The Christmas insanity is over for now, and so I finally got to do something just for me-and that was go see Into the Woods. This musical holds a special place in my heart. I was a huge drama geek in high school, and this was the first musical I ever performed in. (I was the Wicked Stepmother.) So, I know all the words to the songs by heart and I have strong opinions on whether or not anyone could ever be better than Bernadette Peters as the witch. I went in hoping to be pleased but a tiny bit worried that it might disappoint.
If you are wholly unfamiliar with the show, let me briefly explain what it is about and why the story is so fascinating.
Into the Woods follows the fairytale characters we have known all of our lives- Cinderella, Red Riding Hood, Jack and his beanstalk, Rapunzel, and a baker and his wife who have been cursed by an evil witch because of the misdeeds of the baker's father.
All of the characters have complicated or downright horrible relationships with their parents or guardians. They all have wishes for their future- to escape the sorrow they currently live in and find happiness. And each of them begins their quest for that happiness in the same way that we expect them to- the way their fairytales tell us that it lies. Cinderella is supposed to live happily ever after with her prince. The baker and his wife lift the curse and break the spell- allowing them to finally have a child. Red Riding Hood learns to protect herself and not trust strangers, and Jack proves his worth to his critical mother by conquering a giant and bringing riches to his family. Rapunzel also meets her true love and believes that love is all she will need.
And then? Well...that's the problem with fairytales. They all seem to end there. But what happens when that is your life? Often princes are just charming and not loyal or caring husbands. And pestering giants may make you feel pretty invincible but it's awfully risky behavior. Likewise, walling yourself off from others as Red does, leaves you without a way to connect with someone when you find yourself alone. And fatherhood may trigger all of your fears that you might repeat the mistakes of your own parents. In fact, all of the characters are trying to come to terms with their childhoods and find a path to true happiness, but like many of us, they typically just try to get the opposite of what they had before, only to find that its just as bad as what they left.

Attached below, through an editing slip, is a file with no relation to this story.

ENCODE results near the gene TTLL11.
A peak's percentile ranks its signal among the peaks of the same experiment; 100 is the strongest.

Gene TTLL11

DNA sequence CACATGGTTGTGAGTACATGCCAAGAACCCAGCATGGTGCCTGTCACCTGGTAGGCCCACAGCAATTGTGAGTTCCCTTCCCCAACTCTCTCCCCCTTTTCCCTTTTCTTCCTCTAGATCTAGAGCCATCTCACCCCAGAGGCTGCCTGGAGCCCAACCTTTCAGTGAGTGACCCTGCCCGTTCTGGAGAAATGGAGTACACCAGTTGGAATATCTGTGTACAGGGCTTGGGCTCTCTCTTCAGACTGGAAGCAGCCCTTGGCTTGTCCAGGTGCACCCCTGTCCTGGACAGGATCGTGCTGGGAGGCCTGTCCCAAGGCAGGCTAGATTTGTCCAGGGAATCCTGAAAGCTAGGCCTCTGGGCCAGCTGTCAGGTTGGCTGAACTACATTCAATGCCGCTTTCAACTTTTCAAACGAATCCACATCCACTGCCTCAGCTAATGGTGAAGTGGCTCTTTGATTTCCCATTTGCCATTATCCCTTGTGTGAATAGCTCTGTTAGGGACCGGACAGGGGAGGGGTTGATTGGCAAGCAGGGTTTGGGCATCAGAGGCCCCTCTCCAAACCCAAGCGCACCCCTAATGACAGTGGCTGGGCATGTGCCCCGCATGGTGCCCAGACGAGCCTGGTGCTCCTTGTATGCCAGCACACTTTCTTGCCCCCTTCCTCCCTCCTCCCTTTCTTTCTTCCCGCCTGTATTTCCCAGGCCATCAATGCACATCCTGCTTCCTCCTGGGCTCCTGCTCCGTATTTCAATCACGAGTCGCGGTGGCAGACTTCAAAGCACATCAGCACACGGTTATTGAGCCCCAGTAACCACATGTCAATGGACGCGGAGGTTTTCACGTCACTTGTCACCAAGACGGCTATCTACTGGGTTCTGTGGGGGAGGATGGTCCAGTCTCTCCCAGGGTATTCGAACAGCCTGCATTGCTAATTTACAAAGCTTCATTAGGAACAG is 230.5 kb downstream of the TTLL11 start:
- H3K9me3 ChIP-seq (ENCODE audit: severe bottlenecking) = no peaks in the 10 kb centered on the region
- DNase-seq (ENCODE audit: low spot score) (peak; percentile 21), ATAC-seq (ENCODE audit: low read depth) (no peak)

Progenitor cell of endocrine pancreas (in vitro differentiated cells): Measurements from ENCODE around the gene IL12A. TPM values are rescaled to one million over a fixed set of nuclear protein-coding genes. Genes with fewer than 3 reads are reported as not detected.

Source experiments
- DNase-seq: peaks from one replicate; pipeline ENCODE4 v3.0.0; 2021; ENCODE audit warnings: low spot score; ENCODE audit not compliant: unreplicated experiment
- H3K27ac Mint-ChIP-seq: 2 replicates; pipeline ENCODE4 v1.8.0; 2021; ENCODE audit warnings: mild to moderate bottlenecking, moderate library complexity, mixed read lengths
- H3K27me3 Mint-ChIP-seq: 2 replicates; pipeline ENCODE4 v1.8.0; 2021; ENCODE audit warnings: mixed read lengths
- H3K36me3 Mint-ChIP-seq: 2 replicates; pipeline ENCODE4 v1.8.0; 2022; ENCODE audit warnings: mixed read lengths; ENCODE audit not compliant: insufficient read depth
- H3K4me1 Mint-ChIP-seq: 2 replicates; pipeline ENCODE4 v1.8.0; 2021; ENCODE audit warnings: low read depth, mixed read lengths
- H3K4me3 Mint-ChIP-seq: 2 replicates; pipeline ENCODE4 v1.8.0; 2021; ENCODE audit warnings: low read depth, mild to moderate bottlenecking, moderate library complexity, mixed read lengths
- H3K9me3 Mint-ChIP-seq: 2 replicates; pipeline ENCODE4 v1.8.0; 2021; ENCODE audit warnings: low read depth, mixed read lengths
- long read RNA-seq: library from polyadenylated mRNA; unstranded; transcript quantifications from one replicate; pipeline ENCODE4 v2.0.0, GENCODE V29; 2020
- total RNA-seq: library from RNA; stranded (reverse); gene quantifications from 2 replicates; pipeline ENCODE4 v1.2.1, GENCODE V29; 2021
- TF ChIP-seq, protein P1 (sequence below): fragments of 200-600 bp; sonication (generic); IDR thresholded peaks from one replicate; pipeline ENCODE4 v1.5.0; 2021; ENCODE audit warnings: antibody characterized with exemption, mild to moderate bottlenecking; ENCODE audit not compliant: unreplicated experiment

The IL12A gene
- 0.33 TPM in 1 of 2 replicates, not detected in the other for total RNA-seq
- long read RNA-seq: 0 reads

So, the musical is wonderfully complex and deep. And I was completely smitten all over again. Anna Kendrick has an amazing voice, and Emily Blunt was wonderful as the Baker's wife. And no, I don't think Meryl Streep is better than Bernadette Peters, but it wasn't so changed that I didn't enjoy it. The difference in their performances is that Streep's character comes off as a bit more sympathetic somehow...less willfully malicious.
I am disappointed that we lost the song No More, and that we lost the reprise of Agony. (Especially when Chris Pine was SO perfect as Prince Charming- why get rid of a second of all of that smarmy goodness?) And they changed the fate of Rapunzel by simply omitting the fact of her death- which I find to be a toss-up. On the one hand, that part always tore me up- she was the most tormented by her mother and then she suffered the worst fate. So unfair! But it also showed just how badly you can hurt your children if you don't learn these lessons. It was harsh but also very fitting for the story.
But, overall, the omissions aside, I still loved this. And the core moral of the story is there and accessible to the viewer. I teared up when they sang No One Is Alone.
Would I prefer the stage show to the movie? Sure. I probably always will. But this is still a treat for fans of the musical and it opens the story and the valuable lessons inside to more people in this format. So it gets a big thumbs-up from me.